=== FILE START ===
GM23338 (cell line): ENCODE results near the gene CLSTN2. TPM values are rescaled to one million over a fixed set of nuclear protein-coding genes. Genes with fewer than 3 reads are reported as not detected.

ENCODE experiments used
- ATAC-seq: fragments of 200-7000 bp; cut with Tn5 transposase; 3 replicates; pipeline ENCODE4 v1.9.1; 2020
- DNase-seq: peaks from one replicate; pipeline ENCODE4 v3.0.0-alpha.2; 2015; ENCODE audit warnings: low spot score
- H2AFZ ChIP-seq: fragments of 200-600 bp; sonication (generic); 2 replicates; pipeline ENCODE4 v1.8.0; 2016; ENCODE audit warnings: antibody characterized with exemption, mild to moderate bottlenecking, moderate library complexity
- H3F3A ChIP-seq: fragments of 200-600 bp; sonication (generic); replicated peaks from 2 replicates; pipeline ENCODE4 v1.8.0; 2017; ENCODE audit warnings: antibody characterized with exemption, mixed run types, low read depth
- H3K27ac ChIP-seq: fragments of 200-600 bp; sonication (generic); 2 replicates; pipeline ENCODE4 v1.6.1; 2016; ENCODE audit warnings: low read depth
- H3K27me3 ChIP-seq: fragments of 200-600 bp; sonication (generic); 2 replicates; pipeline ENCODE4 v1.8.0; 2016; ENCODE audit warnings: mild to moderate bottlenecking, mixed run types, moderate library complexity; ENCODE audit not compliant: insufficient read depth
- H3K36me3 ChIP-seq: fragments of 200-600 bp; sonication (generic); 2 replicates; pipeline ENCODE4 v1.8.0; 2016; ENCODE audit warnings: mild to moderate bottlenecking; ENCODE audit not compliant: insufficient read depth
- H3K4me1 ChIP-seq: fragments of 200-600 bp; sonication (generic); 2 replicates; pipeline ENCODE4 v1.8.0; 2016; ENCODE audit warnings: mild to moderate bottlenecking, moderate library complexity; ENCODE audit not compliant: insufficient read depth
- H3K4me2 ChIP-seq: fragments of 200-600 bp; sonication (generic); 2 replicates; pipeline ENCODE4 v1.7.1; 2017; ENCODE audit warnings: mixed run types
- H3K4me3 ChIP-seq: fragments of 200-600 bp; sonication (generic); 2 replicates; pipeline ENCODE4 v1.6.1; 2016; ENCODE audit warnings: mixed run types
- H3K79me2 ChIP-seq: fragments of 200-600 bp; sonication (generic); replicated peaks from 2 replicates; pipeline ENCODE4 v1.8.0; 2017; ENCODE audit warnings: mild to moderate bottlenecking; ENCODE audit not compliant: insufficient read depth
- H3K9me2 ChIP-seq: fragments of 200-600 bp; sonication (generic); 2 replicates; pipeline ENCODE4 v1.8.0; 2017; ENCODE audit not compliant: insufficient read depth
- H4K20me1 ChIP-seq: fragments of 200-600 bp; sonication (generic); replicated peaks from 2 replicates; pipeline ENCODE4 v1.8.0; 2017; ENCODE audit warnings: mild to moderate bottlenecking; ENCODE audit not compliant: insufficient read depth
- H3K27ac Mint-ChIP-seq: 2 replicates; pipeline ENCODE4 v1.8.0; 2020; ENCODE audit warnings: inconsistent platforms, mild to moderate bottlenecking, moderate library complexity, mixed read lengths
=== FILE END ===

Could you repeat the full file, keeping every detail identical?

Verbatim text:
GM23338 (cell line): ENCODE results near the gene CLSTN2. TPM values are rescaled to one million over a fixed set of nuclear protein-coding genes. Genes with fewer than 3 reads are reported as not detected.

ENCODE experiments used
- ATAC-seq: fragments of 200-7000 bp; cut with Tn5 transposase; 3 replicates; pipeline ENCODE4 v1.9.1; 2020
- DNase-seq: peaks from one replicate; pipeline ENCODE4 v3.0.0-alpha.2; 2015; ENCODE audit warnings: low spot score
- H2AFZ ChIP-seq: fragments of 200-600 bp; sonication (generic); 2 replicates; pipeline ENCODE4 v1.8.0; 2016; ENCODE audit warnings: antibody characterized with exemption, mild to moderate bottlenecking, moderate library complexity
- H3F3A ChIP-seq: fragments of 200-600 bp; sonication (generic); replicated peaks from 2 replicates; pipeline ENCODE4 v1.8.0; 2017; ENCODE audit warnings: antibody characterized with exemption, mixed run types, low read depth
- H3K27ac ChIP-seq: fragments of 200-600 bp; sonication (generic); 2 replicates; pipeline ENCODE4 v1.6.1; 2016; ENCODE audit warnings: low read depth
- H3K27me3 ChIP-seq: fragments of 200-600 bp; sonication (generic); 2 replicates; pipeline ENCODE4 v1.8.0; 2016; ENCODE audit warnings: mild to moderate bottlenecking, mixed run types, moderate library complexity; ENCODE audit not compliant: insufficient read depth
- H3K36me3 ChIP-seq: fragments of 200-600 bp; sonication (generic); 2 replicates; pipeline ENCODE4 v1.8.0; 2016; ENCODE audit warnings: mild to moderate bottlenecking; ENCODE audit not compliant: insufficient read depth
- H3K4me1 ChIP-seq: fragments of 200-600 bp; sonication (generic); 2 replicates; pipeline ENCODE4 v1.8.0; 2016; ENCODE audit warnings: mild to moderate bottlenecking, moderate library complexity; ENCODE audit not compliant: insufficient read depth
- H3K4me2 ChIP-seq: fragments of 200-600 bp; sonication (generic); 2 replicates; pipeline ENCODE4 v1.7.1; 2017; ENCODE audit warnings: mixed run types
- H3K4me3 ChIP-seq: fragments of 200-600 bp; sonication (generic); 2 replicates; pipeline ENCODE4 v1.6.1; 2016; ENCODE audit warnings: mixed run types
- H3K79me2 ChIP-seq: fragments of 200-600 bp; sonication (generic); replicated peaks from 2 replicates; pipeline ENCODE4 v1.8.0; 2017; ENCODE audit warnings: mild to moderate bottlenecking; ENCODE audit not compliant: insufficient read depth
- H3K9me2 ChIP-seq: fragments of 200-600 bp; sonication (generic); 2 replicates; pipeline ENCODE4 v1.8.0; 2017; ENCODE audit not compliant: insufficient read depth
- H4K20me1 ChIP-seq: fragments of 200-600 bp; sonication (generic); replicated peaks from 2 replicates; pipeline ENCODE4 v1.8.0; 2017; ENCODE audit warnings: mild to moderate bottlenecking; ENCODE audit not compliant: insufficient read depth
- H3K27ac Mint-ChIP-seq: 2 replicates; pipeline ENCODE4 v1.8.0; 2020; ENCODE audit warnings: inconsistent platforms, mild to moderate bottlenecking, moderate library complexity, mixed read lengths